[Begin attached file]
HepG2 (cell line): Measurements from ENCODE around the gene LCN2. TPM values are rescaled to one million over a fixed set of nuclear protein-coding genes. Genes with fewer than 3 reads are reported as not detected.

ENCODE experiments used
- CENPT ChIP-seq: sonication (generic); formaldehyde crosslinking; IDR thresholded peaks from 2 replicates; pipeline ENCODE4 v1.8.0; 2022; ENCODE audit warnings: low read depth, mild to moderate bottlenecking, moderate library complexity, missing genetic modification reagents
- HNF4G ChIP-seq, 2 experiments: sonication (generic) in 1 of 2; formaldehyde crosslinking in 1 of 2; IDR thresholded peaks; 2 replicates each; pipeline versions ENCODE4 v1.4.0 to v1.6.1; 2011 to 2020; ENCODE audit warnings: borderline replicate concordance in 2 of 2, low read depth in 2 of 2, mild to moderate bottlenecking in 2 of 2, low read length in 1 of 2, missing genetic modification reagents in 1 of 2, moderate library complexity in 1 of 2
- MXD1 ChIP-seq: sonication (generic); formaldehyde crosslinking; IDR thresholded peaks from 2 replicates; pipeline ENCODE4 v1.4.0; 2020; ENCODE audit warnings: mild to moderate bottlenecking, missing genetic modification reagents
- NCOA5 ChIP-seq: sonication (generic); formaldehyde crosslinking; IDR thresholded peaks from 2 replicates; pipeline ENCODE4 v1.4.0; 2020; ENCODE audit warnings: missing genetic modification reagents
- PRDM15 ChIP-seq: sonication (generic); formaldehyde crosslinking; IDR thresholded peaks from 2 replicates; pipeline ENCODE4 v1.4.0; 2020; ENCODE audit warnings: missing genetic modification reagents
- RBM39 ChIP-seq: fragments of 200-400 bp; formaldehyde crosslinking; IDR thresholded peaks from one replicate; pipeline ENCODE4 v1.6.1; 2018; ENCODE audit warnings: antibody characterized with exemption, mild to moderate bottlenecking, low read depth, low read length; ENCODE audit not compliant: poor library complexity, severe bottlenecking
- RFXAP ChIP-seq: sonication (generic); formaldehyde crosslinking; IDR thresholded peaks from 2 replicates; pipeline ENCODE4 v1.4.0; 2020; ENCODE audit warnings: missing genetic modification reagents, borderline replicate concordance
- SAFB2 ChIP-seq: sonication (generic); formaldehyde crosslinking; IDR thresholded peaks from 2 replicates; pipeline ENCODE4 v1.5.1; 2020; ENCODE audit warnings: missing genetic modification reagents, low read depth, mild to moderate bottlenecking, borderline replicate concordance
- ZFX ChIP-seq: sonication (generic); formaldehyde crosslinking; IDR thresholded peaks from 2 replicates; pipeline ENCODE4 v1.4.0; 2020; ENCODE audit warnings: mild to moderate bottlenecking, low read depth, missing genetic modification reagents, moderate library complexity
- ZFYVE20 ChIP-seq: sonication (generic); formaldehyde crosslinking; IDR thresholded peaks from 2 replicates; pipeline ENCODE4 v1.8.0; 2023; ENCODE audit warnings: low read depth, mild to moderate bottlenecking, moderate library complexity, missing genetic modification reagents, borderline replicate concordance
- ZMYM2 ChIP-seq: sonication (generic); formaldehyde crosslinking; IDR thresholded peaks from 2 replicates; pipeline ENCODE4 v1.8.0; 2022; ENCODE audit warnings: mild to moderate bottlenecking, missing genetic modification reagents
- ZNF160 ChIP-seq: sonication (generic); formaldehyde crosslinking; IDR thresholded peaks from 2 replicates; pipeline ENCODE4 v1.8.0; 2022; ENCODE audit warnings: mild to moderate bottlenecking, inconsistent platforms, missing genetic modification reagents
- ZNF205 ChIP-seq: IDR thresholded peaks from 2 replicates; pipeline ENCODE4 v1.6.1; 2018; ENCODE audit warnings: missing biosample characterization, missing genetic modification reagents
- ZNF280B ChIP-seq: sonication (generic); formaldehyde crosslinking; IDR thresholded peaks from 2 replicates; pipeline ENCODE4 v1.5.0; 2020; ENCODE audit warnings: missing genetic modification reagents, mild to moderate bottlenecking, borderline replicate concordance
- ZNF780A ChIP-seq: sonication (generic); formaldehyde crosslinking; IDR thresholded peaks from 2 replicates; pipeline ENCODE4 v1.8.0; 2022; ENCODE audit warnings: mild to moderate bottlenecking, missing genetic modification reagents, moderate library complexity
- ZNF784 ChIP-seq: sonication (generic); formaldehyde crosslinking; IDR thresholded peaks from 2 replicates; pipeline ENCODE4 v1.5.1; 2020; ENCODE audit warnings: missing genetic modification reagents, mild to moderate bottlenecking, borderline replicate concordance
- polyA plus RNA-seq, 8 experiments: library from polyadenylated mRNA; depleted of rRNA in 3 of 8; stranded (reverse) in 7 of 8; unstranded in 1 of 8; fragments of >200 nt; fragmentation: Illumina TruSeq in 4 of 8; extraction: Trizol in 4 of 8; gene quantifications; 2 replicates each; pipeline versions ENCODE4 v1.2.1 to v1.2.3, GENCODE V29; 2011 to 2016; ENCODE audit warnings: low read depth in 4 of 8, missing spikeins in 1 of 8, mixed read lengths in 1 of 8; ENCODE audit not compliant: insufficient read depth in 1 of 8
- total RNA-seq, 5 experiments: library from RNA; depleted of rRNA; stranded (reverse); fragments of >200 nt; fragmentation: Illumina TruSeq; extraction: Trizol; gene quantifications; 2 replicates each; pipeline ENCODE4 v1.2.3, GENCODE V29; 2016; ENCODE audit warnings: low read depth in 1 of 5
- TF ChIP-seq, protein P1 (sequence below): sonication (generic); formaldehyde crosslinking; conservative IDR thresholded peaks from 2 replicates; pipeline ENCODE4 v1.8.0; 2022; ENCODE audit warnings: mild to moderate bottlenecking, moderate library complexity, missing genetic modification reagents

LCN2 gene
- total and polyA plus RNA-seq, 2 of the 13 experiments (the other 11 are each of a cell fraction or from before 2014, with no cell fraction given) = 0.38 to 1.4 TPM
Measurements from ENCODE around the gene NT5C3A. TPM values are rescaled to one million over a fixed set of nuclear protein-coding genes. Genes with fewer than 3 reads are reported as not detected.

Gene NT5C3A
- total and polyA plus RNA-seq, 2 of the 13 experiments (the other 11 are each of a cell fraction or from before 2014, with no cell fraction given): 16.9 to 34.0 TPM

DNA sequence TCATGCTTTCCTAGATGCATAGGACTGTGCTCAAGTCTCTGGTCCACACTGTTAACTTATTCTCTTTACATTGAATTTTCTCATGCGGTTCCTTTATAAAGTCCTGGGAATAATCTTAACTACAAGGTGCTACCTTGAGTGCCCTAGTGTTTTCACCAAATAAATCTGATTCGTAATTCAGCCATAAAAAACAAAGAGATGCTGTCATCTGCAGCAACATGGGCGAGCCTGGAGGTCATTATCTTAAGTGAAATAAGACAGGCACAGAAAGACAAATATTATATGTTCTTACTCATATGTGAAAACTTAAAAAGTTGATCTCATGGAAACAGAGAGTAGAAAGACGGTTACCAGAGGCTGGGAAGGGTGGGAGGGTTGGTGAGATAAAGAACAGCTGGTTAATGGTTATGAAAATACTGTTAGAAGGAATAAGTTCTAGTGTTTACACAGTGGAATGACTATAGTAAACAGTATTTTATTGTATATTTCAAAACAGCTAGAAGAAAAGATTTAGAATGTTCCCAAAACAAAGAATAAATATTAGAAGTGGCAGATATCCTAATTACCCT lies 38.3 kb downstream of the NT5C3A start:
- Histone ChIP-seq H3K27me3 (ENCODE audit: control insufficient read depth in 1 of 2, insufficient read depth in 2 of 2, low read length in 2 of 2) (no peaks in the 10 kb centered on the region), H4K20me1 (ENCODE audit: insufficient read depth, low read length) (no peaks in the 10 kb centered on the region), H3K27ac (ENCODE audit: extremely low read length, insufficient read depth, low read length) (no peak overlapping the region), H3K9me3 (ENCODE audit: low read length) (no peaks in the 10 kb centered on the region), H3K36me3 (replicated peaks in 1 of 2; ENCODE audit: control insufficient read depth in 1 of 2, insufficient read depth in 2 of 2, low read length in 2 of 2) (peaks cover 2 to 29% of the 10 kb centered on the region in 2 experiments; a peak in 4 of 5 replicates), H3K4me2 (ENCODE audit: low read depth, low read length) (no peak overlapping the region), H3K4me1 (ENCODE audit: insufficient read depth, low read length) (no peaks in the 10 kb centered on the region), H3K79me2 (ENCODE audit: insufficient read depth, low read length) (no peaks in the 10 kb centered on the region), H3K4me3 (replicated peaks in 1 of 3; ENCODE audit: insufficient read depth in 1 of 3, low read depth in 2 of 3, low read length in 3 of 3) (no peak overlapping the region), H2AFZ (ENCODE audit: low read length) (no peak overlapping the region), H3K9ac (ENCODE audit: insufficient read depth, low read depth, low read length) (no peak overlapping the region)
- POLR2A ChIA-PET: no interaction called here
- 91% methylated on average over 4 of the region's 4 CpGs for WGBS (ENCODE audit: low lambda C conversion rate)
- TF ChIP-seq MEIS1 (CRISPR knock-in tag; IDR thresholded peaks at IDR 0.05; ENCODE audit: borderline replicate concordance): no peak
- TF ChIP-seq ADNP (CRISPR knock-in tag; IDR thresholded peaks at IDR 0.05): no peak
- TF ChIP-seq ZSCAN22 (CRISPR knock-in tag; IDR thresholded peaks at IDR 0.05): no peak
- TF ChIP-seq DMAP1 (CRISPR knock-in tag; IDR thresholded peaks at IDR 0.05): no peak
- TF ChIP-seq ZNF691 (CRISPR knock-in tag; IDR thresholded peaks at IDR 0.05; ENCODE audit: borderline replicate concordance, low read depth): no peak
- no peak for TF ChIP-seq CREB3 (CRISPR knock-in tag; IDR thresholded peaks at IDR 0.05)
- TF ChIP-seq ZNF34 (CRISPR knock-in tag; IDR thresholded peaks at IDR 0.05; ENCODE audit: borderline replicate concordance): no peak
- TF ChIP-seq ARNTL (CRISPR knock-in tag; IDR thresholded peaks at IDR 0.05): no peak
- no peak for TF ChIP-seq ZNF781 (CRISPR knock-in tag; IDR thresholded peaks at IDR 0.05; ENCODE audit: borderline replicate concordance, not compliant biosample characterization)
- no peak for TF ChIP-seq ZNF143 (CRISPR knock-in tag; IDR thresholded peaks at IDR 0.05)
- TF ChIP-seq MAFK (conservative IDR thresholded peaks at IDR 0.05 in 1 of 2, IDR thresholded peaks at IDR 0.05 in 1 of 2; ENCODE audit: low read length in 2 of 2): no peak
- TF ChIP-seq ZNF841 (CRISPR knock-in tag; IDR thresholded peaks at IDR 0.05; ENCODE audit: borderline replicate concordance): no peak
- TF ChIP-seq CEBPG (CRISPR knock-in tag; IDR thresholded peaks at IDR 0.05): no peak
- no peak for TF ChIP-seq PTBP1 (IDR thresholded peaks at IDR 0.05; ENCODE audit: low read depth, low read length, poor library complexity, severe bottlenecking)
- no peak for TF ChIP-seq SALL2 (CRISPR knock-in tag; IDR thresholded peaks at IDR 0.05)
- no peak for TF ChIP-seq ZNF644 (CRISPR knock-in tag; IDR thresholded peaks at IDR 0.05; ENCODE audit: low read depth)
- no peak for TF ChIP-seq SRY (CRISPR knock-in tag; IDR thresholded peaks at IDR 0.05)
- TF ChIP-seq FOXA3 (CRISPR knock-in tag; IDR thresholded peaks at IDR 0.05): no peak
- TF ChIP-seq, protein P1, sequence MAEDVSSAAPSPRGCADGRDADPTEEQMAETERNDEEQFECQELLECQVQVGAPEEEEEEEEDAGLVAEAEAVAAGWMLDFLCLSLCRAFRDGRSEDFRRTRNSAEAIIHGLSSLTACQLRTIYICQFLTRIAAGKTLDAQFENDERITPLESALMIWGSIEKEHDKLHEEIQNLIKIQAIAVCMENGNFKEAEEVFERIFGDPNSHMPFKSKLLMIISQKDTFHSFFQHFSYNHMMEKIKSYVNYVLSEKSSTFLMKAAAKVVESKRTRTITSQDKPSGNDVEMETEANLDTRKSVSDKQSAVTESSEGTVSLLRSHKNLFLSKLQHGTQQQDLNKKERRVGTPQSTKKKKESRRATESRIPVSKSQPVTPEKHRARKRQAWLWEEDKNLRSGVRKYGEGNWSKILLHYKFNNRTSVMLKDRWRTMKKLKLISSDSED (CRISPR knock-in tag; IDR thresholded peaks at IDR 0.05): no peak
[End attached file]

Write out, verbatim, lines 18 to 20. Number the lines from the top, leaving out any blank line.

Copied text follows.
- ZNF784 ChIP-seq: sonication (generic); formaldehyde crosslinking; IDR thresholded peaks from 2 replicates; pipeline ENCODE4 v1.5.1; 2020; ENCODE audit warnings: missing genetic modification reagents, mild to moderate bottlenecking, borderline replicate concordance
- polyA plus RNA-seq, 8 experiments: library from polyadenylated mRNA; depleted of rRNA in 3 of 8; stranded (reverse) in 7 of 8; unstranded in 1 of 8; fragments of >200 nt; fragmentation: Illumina TruSeq in 4 of 8; extraction: Trizol in 4 of 8; gene quantifications; 2 replicates each; pipeline versions ENCODE4 v1.2.1 to v1.2.3, GENCODE V29; 2011 to 2016; ENCODE audit warnings: low read depth in 4 of 8, missing spikeins in 1 of 8, mixed read lengths in 1 of 8; ENCODE audit not compliant: insufficient read depth in 1 of 8
- total RNA-seq, 5 experiments: library from RNA; depleted of rRNA; stranded (reverse); fragments of >200 nt; fragmentation: Illumina TruSeq; extraction: Trizol; gene quantifications; 2 replicates each; pipeline ENCODE4 v1.2.3, GENCODE V29; 2016; ENCODE audit warnings: low read depth in 1 of 5